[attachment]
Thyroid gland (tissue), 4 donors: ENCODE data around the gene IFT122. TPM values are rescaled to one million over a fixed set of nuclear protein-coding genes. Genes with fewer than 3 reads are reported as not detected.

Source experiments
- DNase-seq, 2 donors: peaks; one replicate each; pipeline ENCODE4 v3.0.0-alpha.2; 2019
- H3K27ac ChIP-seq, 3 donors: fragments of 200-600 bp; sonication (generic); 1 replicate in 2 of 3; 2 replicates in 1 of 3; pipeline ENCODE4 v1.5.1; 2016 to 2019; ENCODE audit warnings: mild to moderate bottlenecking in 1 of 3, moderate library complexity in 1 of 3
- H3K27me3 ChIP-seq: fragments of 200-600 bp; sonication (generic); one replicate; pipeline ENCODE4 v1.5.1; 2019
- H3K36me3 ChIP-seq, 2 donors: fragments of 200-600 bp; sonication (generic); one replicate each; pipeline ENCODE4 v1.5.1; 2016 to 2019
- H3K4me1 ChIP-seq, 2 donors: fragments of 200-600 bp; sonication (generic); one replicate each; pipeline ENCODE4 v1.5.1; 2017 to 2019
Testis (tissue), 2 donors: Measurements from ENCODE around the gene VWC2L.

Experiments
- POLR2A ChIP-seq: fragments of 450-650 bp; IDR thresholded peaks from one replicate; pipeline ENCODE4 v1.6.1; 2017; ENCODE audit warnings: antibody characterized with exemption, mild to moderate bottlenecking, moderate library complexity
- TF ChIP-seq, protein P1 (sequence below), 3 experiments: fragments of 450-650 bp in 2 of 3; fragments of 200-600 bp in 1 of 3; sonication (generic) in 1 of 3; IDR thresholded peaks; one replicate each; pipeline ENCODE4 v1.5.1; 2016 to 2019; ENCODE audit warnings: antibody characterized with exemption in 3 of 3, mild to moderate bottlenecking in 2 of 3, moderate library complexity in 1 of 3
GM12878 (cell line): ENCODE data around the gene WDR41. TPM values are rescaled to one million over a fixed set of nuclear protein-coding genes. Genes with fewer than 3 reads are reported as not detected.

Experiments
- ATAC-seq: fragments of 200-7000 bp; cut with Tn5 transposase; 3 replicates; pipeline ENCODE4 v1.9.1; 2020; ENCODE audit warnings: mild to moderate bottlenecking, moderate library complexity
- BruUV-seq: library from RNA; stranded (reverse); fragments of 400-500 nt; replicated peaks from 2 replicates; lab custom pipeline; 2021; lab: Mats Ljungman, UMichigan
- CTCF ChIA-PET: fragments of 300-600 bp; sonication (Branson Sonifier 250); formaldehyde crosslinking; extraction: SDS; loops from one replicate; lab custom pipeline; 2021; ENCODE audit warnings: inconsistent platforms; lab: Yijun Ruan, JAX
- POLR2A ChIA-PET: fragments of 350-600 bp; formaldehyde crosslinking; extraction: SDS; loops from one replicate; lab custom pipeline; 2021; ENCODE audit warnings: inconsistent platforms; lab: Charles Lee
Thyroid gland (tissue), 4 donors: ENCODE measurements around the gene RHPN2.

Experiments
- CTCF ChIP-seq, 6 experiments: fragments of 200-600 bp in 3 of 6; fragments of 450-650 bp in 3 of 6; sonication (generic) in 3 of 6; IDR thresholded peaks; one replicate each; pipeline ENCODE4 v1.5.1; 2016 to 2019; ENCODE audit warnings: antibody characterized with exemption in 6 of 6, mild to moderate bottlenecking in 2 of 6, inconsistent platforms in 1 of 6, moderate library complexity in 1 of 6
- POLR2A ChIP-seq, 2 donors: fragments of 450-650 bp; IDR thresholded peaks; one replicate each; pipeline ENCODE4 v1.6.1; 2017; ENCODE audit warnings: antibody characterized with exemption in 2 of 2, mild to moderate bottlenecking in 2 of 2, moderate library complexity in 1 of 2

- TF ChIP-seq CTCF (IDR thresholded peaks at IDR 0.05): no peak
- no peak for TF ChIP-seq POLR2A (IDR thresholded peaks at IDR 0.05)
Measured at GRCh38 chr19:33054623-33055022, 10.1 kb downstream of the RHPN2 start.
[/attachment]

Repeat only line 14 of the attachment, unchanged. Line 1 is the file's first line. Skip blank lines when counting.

- ATAC-seq: fragments of 200-7000 bp; cut with Tn5 transposase; 3 replicates; pipeline ENCODE4 v1.9.1; 2020; ENCODE audit warnings: mild to moderate bottlenecking, moderate library complexity